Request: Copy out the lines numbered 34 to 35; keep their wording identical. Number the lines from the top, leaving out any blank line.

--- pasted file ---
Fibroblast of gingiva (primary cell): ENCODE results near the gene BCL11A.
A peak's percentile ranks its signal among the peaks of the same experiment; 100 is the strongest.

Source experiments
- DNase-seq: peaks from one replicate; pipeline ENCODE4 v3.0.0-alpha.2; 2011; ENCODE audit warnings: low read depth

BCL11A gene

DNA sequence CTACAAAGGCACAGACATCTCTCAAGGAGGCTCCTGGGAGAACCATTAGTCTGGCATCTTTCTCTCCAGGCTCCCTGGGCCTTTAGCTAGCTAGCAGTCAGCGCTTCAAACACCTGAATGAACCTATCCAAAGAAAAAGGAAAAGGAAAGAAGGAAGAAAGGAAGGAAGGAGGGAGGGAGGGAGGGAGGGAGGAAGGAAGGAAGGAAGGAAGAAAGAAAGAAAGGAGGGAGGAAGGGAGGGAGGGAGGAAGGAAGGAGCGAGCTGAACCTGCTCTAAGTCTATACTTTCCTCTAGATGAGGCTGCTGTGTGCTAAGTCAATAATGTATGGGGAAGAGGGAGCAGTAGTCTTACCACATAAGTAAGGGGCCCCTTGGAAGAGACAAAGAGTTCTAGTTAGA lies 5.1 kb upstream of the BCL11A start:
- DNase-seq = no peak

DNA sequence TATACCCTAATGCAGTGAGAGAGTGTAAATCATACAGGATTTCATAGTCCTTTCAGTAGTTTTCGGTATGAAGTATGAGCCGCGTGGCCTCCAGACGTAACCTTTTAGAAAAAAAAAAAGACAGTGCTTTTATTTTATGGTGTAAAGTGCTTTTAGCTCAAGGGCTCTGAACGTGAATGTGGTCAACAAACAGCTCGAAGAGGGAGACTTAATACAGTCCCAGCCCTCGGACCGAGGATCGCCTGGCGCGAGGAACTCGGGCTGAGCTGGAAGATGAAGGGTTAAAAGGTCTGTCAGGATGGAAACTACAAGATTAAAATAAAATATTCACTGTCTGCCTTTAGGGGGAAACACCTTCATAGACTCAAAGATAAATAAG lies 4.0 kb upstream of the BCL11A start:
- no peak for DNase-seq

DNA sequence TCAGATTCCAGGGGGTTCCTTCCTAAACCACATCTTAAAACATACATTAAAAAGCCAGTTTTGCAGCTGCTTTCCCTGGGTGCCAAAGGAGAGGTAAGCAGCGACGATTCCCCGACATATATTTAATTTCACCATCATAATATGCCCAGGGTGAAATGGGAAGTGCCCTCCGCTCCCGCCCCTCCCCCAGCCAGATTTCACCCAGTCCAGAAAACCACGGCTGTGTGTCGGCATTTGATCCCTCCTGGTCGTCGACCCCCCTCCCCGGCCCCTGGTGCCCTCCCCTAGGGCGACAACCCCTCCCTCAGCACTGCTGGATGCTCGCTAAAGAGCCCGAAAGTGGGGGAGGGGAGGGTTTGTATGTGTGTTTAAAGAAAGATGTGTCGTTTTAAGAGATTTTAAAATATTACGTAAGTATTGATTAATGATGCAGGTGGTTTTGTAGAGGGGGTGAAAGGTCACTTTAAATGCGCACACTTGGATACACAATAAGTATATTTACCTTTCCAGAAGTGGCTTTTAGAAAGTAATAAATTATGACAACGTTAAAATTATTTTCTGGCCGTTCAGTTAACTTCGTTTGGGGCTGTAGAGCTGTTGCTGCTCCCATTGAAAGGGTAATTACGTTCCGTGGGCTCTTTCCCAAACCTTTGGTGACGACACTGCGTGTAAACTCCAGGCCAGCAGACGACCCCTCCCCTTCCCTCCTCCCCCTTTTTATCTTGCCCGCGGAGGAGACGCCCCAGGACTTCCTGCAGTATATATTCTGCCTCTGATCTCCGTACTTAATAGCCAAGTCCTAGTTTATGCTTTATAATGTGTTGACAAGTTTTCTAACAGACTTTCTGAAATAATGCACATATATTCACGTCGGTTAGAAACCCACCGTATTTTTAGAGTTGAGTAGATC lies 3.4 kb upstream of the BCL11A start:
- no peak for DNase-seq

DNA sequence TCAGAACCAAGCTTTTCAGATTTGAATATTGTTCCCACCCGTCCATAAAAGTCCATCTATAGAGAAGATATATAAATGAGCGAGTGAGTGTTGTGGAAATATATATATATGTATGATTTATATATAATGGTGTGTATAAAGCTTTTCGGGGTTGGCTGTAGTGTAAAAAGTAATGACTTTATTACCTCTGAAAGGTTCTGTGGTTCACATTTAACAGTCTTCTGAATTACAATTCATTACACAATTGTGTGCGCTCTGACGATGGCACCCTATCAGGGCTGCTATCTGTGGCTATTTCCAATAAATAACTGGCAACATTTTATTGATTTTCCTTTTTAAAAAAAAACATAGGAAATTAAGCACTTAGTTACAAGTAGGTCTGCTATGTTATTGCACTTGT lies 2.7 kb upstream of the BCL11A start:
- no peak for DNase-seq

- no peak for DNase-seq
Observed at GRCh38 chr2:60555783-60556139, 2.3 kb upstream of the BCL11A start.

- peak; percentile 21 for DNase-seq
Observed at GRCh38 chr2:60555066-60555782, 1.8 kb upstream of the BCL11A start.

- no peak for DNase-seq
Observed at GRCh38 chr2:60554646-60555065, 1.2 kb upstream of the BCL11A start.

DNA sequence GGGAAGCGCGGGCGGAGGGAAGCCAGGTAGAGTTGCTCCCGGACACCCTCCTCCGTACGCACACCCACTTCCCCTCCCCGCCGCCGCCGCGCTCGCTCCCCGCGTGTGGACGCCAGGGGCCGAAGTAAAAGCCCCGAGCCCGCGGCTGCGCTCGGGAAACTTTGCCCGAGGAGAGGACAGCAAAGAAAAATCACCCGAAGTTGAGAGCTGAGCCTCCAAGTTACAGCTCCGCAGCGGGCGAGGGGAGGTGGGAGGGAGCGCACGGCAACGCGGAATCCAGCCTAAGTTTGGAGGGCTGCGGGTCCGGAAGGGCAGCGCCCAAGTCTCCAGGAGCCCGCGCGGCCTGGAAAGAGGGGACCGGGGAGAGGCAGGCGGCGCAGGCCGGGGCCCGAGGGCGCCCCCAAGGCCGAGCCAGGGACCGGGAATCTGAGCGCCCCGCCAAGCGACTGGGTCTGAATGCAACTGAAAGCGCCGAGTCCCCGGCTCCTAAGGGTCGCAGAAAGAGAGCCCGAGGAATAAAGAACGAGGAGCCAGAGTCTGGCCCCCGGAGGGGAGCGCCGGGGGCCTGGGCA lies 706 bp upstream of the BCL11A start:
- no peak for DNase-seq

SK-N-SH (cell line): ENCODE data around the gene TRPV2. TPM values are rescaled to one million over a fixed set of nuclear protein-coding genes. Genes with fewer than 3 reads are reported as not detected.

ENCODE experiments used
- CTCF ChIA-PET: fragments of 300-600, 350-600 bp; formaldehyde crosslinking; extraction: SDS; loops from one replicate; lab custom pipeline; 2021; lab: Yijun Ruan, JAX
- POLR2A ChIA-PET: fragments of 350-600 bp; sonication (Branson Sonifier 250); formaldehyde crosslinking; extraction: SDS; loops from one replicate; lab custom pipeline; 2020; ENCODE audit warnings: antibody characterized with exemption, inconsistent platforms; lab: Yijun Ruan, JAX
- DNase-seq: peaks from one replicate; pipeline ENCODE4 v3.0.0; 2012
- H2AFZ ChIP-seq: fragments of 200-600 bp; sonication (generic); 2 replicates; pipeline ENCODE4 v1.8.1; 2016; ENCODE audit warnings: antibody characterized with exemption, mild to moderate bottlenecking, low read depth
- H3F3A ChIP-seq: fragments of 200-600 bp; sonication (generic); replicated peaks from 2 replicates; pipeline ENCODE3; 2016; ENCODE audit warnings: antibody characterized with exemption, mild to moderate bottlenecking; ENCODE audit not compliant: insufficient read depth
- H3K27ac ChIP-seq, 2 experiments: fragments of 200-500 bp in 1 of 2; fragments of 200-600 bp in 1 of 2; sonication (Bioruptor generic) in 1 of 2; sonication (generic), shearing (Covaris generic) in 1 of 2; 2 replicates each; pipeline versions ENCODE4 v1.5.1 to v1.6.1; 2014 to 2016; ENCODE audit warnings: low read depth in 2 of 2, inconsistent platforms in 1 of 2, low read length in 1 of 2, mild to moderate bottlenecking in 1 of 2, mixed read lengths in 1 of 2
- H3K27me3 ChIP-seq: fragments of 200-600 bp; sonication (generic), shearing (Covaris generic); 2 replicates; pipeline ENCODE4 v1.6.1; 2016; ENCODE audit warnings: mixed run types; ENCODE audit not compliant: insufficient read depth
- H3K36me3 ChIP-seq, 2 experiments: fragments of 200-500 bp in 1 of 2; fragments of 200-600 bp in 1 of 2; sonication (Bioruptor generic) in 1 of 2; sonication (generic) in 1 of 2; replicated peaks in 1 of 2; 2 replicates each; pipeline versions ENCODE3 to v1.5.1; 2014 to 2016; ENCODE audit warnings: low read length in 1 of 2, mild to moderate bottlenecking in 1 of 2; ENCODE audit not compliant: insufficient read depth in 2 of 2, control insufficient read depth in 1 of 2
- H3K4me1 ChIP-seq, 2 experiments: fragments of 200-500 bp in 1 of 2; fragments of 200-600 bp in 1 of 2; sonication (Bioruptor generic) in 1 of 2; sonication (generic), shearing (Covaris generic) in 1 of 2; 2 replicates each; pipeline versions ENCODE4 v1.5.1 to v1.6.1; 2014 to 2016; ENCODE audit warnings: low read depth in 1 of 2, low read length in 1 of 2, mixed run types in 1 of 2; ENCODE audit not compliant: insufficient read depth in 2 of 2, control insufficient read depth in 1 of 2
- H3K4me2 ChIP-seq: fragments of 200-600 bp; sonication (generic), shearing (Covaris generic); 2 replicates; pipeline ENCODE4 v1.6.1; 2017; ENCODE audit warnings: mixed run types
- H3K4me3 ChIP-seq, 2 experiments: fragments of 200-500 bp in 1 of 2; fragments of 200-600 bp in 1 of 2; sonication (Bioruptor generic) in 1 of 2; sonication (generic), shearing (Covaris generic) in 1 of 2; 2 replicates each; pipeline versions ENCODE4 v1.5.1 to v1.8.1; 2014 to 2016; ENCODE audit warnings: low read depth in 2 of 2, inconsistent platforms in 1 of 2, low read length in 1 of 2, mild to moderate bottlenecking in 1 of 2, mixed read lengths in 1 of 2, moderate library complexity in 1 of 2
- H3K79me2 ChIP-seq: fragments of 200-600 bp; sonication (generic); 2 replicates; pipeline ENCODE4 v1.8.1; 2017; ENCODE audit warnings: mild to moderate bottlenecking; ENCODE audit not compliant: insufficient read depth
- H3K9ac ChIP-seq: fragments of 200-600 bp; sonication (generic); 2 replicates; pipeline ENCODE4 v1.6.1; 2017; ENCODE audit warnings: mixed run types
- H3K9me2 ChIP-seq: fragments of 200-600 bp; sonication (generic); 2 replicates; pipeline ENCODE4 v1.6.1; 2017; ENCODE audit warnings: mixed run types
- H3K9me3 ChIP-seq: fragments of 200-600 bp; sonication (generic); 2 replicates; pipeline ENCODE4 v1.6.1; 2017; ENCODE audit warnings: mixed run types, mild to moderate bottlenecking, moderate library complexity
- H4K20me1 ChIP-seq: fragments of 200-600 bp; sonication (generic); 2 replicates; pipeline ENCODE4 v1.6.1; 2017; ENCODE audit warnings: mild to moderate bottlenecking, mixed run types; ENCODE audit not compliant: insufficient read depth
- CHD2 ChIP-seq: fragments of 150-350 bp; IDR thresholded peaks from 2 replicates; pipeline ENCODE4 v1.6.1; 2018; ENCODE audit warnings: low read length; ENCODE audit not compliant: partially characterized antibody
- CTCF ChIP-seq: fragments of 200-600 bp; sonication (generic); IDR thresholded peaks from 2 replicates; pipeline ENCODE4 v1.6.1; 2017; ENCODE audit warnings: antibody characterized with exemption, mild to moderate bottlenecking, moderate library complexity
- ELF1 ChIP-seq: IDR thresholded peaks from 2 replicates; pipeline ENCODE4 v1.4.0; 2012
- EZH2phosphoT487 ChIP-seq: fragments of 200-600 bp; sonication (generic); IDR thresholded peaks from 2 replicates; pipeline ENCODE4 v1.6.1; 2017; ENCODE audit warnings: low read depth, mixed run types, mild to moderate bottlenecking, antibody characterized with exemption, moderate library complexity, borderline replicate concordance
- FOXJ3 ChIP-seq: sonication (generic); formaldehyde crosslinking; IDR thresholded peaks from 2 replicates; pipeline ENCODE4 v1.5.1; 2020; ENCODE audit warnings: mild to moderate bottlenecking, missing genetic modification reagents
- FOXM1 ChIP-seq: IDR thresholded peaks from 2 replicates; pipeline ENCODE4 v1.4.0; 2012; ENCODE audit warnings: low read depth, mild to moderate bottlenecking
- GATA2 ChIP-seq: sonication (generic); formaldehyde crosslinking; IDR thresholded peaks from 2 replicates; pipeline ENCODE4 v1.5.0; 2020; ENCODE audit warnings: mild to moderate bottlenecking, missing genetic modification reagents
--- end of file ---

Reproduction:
- H3K4me3 ChIP-seq, 2 experiments: fragments of 200-500 bp in 1 of 2; fragments of 200-600 bp in 1 of 2; sonication (Bioruptor generic) in 1 of 2; sonication (generic), shearing (Covaris generic) in 1 of 2; 2 replicates each; pipeline versions ENCODE4 v1.5.1 to v1.8.1; 2014 to 2016; ENCODE audit warnings: low read depth in 2 of 2, inconsistent platforms in 1 of 2, low read length in 1 of 2, mild to moderate bottlenecking in 1 of 2, mixed read lengths in 1 of 2, moderate library complexity in 1 of 2
- H3K79me2 ChIP-seq: fragments of 200-600 bp; sonication (generic); 2 replicates; pipeline ENCODE4 v1.8.1; 2017; ENCODE audit warnings: mild to moderate bottlenecking; ENCODE audit not compliant: insufficient read depth